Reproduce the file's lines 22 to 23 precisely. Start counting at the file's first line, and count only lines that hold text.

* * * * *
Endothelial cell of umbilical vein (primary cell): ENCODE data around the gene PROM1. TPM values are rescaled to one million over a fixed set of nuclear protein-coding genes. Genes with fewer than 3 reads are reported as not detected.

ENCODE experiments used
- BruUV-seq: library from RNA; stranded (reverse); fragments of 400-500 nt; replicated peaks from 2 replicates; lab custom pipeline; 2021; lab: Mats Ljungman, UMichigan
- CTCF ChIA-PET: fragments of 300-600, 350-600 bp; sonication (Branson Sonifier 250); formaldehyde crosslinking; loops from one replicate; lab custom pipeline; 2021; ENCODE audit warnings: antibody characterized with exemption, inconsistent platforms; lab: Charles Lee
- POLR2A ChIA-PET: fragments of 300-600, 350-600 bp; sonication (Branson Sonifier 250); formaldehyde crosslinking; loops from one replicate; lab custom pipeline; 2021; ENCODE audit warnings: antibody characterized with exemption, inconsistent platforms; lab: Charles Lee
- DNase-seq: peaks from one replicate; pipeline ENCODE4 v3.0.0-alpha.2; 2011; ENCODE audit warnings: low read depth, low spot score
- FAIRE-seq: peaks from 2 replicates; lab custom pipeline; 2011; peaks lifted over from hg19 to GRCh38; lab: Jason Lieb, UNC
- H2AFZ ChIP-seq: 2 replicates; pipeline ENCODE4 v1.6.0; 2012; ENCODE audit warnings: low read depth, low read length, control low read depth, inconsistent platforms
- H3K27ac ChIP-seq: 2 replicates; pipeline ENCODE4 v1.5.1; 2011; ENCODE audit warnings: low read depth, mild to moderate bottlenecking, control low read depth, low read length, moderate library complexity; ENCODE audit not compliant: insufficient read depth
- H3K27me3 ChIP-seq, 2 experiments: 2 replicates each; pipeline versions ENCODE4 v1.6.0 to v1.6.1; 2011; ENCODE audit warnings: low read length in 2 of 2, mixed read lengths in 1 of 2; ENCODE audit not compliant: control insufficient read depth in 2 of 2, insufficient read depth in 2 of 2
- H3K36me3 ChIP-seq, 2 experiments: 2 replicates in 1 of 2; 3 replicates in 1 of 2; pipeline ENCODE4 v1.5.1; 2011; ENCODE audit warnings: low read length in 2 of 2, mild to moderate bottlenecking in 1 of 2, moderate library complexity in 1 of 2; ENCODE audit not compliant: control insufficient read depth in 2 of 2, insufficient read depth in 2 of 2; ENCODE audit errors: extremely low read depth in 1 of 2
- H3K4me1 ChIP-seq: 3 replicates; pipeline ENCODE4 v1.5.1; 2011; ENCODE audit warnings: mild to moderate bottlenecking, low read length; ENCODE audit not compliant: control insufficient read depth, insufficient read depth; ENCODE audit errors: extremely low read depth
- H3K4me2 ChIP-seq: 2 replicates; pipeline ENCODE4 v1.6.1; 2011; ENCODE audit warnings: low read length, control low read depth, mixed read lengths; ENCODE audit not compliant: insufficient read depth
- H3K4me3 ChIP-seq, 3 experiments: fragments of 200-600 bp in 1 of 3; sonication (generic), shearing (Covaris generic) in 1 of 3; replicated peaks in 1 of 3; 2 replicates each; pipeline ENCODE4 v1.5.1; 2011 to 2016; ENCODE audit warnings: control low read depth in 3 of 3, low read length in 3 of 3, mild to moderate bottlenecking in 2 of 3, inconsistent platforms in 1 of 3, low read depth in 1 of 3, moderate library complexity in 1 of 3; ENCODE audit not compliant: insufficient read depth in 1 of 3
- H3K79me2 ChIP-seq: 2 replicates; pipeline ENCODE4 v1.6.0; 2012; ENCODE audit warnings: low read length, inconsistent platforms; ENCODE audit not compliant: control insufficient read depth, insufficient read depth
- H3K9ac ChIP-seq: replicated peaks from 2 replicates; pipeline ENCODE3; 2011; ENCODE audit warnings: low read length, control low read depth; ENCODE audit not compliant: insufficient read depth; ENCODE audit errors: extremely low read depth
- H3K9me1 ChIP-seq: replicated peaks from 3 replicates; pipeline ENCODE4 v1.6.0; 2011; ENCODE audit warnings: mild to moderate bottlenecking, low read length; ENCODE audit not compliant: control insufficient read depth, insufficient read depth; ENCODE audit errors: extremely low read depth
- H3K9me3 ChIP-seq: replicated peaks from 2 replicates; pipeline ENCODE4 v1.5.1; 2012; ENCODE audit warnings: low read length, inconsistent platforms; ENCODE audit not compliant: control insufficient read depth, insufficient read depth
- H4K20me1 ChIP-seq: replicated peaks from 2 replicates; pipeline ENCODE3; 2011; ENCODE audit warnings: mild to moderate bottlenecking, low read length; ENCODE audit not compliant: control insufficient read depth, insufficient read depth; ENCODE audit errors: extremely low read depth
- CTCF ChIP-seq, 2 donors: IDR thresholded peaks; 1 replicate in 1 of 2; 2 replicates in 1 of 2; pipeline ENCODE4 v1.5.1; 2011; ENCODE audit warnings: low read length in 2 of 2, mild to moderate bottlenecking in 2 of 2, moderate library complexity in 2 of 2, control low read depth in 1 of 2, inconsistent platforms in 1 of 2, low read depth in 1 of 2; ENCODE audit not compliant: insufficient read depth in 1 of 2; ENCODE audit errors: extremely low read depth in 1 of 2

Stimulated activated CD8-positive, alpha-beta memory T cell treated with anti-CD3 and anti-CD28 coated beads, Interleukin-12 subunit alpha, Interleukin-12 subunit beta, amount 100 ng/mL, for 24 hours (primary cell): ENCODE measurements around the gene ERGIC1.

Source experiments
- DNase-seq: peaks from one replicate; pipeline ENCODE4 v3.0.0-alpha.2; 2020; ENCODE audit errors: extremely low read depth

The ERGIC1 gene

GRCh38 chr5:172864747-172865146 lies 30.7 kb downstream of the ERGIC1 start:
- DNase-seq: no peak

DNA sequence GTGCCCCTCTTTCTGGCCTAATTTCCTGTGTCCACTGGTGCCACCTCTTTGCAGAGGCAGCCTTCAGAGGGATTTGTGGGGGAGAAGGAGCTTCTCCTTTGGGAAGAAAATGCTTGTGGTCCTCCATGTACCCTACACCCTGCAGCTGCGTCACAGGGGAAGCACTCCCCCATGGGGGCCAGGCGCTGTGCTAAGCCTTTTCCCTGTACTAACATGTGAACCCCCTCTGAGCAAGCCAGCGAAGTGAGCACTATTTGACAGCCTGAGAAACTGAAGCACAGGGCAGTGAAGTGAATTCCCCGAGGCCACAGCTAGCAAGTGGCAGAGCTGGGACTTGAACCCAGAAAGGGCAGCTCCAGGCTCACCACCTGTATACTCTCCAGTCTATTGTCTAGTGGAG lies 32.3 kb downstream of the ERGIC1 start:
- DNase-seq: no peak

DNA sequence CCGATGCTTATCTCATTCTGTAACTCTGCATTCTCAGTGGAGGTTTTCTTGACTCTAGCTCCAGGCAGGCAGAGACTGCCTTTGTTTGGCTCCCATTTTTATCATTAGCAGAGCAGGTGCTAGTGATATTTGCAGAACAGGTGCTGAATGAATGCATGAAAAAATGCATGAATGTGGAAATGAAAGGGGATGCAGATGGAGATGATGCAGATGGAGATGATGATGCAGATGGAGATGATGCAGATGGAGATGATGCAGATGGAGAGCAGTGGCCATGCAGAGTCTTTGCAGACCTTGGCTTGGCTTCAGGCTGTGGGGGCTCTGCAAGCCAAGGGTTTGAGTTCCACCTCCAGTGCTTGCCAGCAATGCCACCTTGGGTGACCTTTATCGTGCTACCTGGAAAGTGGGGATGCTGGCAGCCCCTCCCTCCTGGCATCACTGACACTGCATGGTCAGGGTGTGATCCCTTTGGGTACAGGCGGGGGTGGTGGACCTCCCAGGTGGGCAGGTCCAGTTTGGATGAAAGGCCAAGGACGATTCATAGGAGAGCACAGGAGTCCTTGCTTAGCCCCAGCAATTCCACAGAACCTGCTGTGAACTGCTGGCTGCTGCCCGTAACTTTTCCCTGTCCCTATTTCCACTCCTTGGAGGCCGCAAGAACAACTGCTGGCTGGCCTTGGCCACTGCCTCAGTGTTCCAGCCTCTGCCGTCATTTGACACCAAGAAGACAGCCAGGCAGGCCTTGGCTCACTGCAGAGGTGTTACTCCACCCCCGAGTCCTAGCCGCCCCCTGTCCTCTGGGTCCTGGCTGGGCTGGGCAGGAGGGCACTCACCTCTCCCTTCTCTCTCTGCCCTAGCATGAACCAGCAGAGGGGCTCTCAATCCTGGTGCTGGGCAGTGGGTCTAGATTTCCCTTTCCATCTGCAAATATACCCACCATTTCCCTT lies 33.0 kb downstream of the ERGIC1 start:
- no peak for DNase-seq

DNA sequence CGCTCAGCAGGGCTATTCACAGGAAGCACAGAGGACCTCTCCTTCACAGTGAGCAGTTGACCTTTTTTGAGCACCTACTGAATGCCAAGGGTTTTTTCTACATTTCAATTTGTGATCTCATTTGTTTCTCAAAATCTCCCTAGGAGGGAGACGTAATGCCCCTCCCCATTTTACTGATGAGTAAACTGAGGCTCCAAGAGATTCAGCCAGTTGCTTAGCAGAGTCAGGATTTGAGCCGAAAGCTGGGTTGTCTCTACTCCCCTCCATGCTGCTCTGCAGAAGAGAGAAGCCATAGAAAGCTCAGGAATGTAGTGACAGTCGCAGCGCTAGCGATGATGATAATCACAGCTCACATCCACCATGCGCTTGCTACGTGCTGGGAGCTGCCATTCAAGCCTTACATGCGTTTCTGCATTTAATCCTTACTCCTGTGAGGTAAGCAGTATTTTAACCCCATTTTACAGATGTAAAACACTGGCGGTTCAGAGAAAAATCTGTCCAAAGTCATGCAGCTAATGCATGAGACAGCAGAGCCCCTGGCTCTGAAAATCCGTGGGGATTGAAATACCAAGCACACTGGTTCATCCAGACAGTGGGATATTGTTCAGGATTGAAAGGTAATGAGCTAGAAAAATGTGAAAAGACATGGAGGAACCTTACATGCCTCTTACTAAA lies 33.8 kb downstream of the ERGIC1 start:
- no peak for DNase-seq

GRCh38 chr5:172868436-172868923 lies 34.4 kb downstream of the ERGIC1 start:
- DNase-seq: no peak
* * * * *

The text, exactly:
Source experiments
- DNase-seq: peaks from one replicate; pipeline ENCODE4 v3.0.0-alpha.2; 2020; ENCODE audit errors: extremely low read depth